The buzz words today are business management and digital rights management. But has anyone spared a thought for 'author management'. Traditionally, it has been the editor's responsibility to be available for the author 24x7, a role that has involved far more than being an editor — it usually also entails being an agony aunt. The editor can earn good brownie points within the extended writing community if they manage the authors well. It is a tricky situation since an editor, at any given time, is managing multiple authors, which can get emotionally and mentally taxing. After all, apart from editing the manuscript, an editor is also responsible for co-ordinating other technical details involved in publishing a book, all of which require mental energy and time. 

The author is a crucial cog in the publishing process. If s/he is happy with the editor/publishers, he/she will recommend other writers to be a part of the same stable. It is a highly infectious process that in the long run benefits both publishers and authors. If the author feels welcomed, comfortable and finds the teams within the publishing firm, warm and receptive to any enquiry — however innocuous and foolish it may be — they will encourage other writers to sign up with the firm as well. (Commissioning will be a tad easier for the editor and it will help the publisher keep abreast of changing reading tastes and trends.) This word of mouth recommendation is the best certificate of approval that a publishing firm can ever hope for. No amount of spin doctoring will ever help it earn such an image in the open market. In fact 'author management' is a skill listed on LinkedIn, the website meant for professional networking.  While googling for the term, there are a number of links that are available, including consultants and publishing outsourcing vendors who specialise in providing "author management" services.

Space For Mediation
This is a space, where many literary agents are stepping in to be the human interface between the publisher and the author. The agents hand hold and help the author through every step, before and after publication of the book since most editors are snowed under with work, and are only able to devote time to the author for the duration of the production, and not necessarily beyond. The agents are becoming an integral and an indispensable part of this eco-system since they are able to forge a long relationship with the author. Having said that, it would be crucial for publishers to bring back some of the warmth into their operations, as it will ensure the sustainability for their business, which cannot be quantified in money at all. In fact, it would help contain explosive news like that of the ongoing and very public tiff between Booker prize winning author, Ben Okri and his editor, Robin Roberston hurling accusations at each other or last year's equally prominent one between V. S Naipaul and his first editor, and former publisher at André Deutsch, Diana Athill. The bottom line is that publishing is about communication and human relationships, which can sour or blossom depending upon how it is managed and ultimately, have an immediate impact on the P/L sheets.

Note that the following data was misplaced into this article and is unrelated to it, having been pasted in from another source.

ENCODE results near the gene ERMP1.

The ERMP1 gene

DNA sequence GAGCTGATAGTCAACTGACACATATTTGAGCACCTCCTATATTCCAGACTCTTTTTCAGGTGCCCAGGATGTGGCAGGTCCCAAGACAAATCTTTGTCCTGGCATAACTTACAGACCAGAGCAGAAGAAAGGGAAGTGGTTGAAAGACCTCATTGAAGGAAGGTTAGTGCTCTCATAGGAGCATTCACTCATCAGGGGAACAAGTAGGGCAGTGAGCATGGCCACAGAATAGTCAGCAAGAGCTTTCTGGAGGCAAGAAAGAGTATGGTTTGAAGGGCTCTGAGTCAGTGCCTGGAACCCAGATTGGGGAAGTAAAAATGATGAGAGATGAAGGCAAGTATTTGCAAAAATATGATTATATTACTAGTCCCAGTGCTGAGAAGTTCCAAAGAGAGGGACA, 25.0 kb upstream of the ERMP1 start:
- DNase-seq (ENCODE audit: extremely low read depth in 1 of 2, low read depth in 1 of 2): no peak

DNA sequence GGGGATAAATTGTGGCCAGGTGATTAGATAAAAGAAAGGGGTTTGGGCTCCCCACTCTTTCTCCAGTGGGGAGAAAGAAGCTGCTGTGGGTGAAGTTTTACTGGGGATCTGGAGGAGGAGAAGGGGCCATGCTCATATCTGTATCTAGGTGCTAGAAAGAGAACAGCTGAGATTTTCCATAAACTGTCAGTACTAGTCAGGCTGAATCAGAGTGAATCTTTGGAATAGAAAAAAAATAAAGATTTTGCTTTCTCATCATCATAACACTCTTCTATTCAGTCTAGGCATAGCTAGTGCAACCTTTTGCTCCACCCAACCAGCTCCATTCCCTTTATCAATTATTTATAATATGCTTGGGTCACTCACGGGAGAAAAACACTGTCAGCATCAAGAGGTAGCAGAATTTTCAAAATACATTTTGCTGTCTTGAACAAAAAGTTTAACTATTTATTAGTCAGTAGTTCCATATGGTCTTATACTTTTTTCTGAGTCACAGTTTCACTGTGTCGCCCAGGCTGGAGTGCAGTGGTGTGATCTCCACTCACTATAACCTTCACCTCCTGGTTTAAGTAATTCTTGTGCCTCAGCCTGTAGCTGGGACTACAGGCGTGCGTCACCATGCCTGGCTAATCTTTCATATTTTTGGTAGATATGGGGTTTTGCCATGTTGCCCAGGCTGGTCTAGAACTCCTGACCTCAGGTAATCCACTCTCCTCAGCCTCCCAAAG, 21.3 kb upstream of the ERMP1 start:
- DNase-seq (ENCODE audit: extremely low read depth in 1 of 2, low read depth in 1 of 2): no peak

Jaya Bhattacharji Rose is an international publishing and literary consultant
She can be contacted on [email protected] Follow Jaya on Twitter @JBhattacharji